Series: Generations Few robots achieve the same legendary status as Megatron, but Darkmount is one. He is just as famous on Cybertron as the impenetrable fortress that bears his name. From there, he ruled his small corner of the machine world with an iron fist, controlling his subjects with an equal measure of fear and pain. So terrible was his rule that even Megatron gave him a wide berth, and treated him with the respect due to an equal.
Darkmount is modeled after a comic character
from the original Marvel comic series (more on that see below), so let’s look at the resemblance first. The head is spot-on and still looks quite spooky more than twenty years later. The torso is also a very close match, including the blue and red paint job (though the character’s paint job changed almost from page to page due to the old comics’ limited color palette). The legs look different, but that’s a transformation requirement, and the original didn’t have any back kibble, but then again the comic character was never meant to be a transformable toy. Posability is quite good for this figure and he isn’t hindered by the shoulder or back kibble at all. I’ve heard some people wonder if the legs are stable considering their design, but I can tell you: they are. Darkmount has a stable stance and can pull off lots of poses.
Darkmount’s main weapon in robot mode is an axe, a near-perfect replica of the weapon he wielded in the comics (and used to slice unlucky Autobots apart). Thanks to his excellent posability he can easily hold it two-handed if you like and it fits well into his superbly sculpted hands. Additionally Darkmount has three clip-on weapons, which can attach to various points on his body (upper legs, lower legs, shoulders). Personally I wouldn’t have needed those, but you can use them or leave them without any negative impact on the figure or any of its modes. The clip-on weapons can also be used by other current Transformers figures (i.e. Hubcap
Just about the only bad thing I can say about this figure is that I wish they’d done him as a Voyager-class figure, seeing as he towered over most other Transfomers in the comics. That, and we need a Blaster
of comparable scale (again, see below). Apart from that, though, a superb robot mode that almost perfectly captures the old comic character. No complaints.
Darkmount’s main alternate mode is a so-called half-track tank, meaning it has tracks on the rear of the vehicle, but wheels on the front. Darkmount’s axe becomes the barrel of the tank’s main cannon, while the clip-on weapons can once again be attached at various spots. They look better here than in robot mode in my opinion, but once again: Use them or not at your own discretion. The main gun of the tank can angle upwards quite a bit and the turret can turn a full 360 degrees. So all in all the vehicle looks very decent and has no obvious problems.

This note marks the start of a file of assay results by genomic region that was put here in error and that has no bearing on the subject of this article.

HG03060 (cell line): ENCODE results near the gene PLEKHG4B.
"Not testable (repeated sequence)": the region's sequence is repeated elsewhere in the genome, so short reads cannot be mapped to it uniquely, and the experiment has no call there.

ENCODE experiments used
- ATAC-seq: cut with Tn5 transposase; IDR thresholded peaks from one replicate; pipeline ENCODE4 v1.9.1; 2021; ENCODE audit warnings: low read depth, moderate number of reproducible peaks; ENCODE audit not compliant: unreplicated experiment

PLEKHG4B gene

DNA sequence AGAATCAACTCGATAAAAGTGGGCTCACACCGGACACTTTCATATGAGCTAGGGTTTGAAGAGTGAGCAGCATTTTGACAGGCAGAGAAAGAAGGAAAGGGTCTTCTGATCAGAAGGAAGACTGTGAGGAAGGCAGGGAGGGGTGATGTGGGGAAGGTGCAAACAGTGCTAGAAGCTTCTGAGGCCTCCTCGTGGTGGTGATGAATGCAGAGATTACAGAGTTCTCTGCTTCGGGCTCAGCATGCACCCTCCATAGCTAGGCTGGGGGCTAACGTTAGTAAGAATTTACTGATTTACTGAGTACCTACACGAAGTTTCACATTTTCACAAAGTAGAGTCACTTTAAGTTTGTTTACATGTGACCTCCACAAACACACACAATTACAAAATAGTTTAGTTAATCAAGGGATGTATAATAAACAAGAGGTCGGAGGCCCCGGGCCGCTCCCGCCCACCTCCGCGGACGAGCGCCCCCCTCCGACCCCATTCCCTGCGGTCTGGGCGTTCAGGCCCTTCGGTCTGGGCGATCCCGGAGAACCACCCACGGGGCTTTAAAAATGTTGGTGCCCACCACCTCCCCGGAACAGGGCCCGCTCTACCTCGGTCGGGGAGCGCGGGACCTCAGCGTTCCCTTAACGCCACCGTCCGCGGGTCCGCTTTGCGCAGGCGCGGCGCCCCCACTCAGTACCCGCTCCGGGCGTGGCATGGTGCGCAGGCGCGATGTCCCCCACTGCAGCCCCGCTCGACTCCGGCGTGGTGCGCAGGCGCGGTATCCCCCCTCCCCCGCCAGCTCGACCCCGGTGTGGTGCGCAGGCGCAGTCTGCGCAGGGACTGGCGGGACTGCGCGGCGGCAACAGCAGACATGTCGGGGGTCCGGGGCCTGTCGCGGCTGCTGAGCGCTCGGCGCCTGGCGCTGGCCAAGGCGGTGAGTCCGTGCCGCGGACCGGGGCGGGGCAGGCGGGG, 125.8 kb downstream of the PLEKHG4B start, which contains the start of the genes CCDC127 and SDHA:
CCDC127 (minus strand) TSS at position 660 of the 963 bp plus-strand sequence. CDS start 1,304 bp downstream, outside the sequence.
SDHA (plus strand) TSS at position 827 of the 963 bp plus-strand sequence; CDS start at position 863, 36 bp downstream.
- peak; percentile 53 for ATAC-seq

Darkmount has a sort-of third mode, which pays homage to the alternate mode the character had in the Marvel comics. There he transformed into a flying tripod-mounted gun thingy (somewhat like Galvatron
’s cannon mode. So Darkmount’s tank mode can be modified to resemble that. Basically the tracks angle down to turn into ‘legs’ (a quadpod, if you will) and the grey handles Darkmount had on his knees in robot mode now turn sideways, so a Scout-sized figure can function as gunner. The final result looks more like some kind of artillery than the flying tripod thing from the comics. Personally I don’t have much use for this mode, but it doesn’t hurt the other two in any way and it’s a nice nod toward the original.
In the G1 cartoon series Cybertron was, for the longest time, an all-but abandoned planet, populated only by Shockwave
, some generic Seekers, and (for all of two episodes) a few female Autobots. Not so in the Marvel comics. Here Cybertron was still a war-torn planet with a sizeable population, ruled (mostly) by Decepticons. And one of the most powerful Decepticons at that time was Straxus, who ruled the city-state Polyhex from the fortress Darkmount. Straxus was created exclusively for the comics and was destroyed within a few issues at the hands of Blaster. He later returned as a severed head in the Marvel UK comics and ended up in a new body cloned from Megatron
before killing himself (long story, don’t ask!).His catch phrase “Mercy is not dispensed here, fools, only death!” is quite famous in the Transformers fandom.
Not sure why this figure is called Darkmount and not Straxus (the Japanese version will in fact be called Straxus), probably a copyright problem of some kind, but it’s definitely the same guy and the designers did themselves proud here. There are differences from the comic version, of course, but considering that the comic character was never intended to be a transforming toy in the first place, the resemblance is excellent. The look of the figure fits with both the Generations and Movie-verse style (and War for Cybertron, too, if you like), so Straxus/Darkmount can easily be part of whatever toy line-up you personally prefer. The bottom line: A very cool figure that I fully recommend.